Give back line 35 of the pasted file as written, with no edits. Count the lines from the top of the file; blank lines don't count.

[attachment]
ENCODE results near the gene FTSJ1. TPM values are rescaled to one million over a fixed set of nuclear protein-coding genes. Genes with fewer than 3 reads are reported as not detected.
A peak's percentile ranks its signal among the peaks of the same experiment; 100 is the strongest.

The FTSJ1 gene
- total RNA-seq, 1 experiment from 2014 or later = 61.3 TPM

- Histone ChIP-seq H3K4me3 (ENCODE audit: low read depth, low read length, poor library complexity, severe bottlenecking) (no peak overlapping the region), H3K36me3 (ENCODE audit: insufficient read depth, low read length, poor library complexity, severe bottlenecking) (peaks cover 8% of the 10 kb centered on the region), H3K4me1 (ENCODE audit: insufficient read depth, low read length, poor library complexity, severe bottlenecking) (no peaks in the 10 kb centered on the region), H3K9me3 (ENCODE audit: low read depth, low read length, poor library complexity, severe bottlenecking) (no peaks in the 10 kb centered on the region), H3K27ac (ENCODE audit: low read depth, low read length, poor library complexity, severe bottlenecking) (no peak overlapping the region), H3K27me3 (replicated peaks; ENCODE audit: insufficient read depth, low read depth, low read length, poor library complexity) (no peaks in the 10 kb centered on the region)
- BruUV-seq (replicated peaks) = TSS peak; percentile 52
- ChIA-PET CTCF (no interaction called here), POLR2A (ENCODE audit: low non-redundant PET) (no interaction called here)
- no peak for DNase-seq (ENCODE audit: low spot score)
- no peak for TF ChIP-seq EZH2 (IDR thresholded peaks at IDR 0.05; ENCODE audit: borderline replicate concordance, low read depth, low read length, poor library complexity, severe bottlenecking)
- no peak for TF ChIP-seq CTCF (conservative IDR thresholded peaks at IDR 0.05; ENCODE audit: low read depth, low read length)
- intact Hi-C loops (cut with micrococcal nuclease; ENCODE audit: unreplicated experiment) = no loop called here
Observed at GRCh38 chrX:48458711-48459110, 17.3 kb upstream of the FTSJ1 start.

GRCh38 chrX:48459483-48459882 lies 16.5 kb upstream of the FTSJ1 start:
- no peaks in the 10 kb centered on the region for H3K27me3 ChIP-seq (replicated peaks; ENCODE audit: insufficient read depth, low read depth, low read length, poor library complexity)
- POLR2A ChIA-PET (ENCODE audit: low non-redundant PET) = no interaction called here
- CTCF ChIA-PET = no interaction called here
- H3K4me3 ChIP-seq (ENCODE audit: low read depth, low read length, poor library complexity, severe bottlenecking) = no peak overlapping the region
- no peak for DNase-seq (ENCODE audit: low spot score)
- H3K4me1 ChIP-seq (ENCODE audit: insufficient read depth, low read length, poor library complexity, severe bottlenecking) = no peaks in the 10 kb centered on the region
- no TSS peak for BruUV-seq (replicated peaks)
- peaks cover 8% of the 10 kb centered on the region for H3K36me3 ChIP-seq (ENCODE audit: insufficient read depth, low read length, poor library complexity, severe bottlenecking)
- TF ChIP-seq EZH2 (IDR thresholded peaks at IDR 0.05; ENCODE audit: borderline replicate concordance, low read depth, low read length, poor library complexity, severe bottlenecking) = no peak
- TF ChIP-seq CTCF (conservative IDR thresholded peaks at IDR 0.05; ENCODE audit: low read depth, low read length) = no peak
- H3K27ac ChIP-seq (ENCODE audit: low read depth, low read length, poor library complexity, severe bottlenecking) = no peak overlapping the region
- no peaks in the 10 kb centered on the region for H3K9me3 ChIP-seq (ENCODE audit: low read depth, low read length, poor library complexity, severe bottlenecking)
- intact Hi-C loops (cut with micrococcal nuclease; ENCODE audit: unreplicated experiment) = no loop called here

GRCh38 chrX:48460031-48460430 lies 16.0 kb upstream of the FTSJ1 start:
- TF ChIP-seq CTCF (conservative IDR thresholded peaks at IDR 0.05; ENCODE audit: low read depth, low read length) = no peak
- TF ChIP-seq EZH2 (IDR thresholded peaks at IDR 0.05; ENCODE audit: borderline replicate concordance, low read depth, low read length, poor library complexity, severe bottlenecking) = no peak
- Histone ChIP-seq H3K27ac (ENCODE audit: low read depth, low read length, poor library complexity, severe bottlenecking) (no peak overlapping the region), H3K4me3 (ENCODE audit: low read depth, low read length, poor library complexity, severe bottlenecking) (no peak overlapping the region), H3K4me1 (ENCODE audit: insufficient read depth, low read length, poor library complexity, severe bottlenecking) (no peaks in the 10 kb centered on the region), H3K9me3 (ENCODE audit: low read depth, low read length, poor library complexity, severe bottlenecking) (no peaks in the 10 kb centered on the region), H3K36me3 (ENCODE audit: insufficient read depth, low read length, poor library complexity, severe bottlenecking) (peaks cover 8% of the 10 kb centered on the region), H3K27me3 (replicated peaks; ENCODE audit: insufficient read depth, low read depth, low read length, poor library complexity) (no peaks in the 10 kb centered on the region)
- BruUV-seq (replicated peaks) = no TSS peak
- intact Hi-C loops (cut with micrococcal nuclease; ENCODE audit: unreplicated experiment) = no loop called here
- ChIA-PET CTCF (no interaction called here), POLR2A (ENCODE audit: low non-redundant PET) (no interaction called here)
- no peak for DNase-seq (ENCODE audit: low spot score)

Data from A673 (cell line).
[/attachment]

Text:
Data from A673 (cell line).